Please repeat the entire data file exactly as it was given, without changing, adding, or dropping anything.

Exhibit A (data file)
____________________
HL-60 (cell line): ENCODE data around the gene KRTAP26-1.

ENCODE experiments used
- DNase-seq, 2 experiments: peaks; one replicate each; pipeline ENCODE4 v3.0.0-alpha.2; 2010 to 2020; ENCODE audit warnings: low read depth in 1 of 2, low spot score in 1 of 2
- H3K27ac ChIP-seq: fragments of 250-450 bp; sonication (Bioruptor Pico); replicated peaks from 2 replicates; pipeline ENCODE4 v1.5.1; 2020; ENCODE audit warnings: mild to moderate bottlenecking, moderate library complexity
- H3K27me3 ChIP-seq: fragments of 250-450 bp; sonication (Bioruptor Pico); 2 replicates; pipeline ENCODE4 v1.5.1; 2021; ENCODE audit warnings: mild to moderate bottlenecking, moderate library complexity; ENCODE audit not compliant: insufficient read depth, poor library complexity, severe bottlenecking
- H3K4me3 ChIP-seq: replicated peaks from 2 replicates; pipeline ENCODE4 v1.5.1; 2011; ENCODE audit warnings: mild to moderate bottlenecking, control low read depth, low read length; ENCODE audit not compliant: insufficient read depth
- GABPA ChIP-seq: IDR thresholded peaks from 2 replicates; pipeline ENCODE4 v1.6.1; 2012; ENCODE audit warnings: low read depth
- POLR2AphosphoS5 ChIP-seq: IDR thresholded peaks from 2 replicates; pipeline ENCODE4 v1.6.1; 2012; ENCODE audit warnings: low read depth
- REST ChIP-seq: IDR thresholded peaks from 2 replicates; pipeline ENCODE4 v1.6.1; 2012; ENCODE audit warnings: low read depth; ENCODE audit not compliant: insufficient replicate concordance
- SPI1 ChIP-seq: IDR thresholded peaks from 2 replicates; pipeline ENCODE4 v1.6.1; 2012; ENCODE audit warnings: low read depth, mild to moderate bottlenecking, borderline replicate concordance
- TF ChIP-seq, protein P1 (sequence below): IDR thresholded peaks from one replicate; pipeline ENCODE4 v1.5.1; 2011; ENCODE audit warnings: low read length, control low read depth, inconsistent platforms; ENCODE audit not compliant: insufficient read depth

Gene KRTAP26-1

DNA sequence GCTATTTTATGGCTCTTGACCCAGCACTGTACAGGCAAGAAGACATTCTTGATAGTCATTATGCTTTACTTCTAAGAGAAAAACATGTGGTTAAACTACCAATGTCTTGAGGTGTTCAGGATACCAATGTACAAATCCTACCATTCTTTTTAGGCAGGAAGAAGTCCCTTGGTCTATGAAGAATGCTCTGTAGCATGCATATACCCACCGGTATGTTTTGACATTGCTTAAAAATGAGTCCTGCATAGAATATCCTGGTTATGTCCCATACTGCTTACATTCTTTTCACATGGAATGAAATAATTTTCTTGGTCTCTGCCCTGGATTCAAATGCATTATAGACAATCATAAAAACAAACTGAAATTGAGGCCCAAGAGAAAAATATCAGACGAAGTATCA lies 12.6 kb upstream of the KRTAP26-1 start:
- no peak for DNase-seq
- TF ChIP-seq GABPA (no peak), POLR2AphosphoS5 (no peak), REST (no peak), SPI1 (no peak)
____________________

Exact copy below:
HL-60 (cell line): ENCODE data around the gene KRTAP26-1.

ENCODE experiments used
- DNase-seq, 2 experiments: peaks; one replicate each; pipeline ENCODE4 v3.0.0-alpha.2; 2010 to 2020; ENCODE audit warnings: low read depth in 1 of 2, low spot score in 1 of 2
- H3K27ac ChIP-seq: fragments of 250-450 bp; sonication (Bioruptor Pico); replicated peaks from 2 replicates; pipeline ENCODE4 v1.5.1; 2020; ENCODE audit warnings: mild to moderate bottlenecking, moderate library complexity
- H3K27me3 ChIP-seq: fragments of 250-450 bp; sonication (Bioruptor Pico); 2 replicates; pipeline ENCODE4 v1.5.1; 2021; ENCODE audit warnings: mild to moderate bottlenecking, moderate library complexity; ENCODE audit not compliant: insufficient read depth, poor library complexity, severe bottlenecking
- H3K4me3 ChIP-seq: replicated peaks from 2 replicates; pipeline ENCODE4 v1.5.1; 2011; ENCODE audit warnings: mild to moderate bottlenecking, control low read depth, low read length; ENCODE audit not compliant: insufficient read depth
- GABPA ChIP-seq: IDR thresholded peaks from 2 replicates; pipeline ENCODE4 v1.6.1; 2012; ENCODE audit warnings: low read depth
- POLR2AphosphoS5 ChIP-seq: IDR thresholded peaks from 2 replicates; pipeline ENCODE4 v1.6.1; 2012; ENCODE audit warnings: low read depth
- REST ChIP-seq: IDR thresholded peaks from 2 replicates; pipeline ENCODE4 v1.6.1; 2012; ENCODE audit warnings: low read depth; ENCODE audit not compliant: insufficient replicate concordance
- SPI1 ChIP-seq: IDR thresholded peaks from 2 replicates; pipeline ENCODE4 v1.6.1; 2012; ENCODE audit warnings: low read depth, mild to moderate bottlenecking, borderline replicate concordance
- TF ChIP-seq, protein P1 (sequence below): IDR thresholded peaks from one replicate; pipeline ENCODE4 v1.5.1; 2011; ENCODE audit warnings: low read length, control low read depth, inconsistent platforms; ENCODE audit not compliant: insufficient read depth

Gene KRTAP26-1

DNA sequence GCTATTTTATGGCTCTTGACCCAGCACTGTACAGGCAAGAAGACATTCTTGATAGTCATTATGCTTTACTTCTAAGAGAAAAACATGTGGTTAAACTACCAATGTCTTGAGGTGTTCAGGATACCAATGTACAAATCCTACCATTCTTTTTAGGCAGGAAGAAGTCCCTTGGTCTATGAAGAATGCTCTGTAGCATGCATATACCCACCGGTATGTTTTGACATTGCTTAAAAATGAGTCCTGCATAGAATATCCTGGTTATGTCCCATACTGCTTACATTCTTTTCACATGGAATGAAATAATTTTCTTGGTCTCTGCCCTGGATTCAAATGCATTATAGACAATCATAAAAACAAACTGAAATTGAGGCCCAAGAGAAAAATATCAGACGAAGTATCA lies 12.6 kb upstream of the KRTAP26-1 start:
- no peak for DNase-seq
- TF ChIP-seq GABPA (no peak), POLR2AphosphoS5 (no peak), REST (no peak), SPI1 (no peak)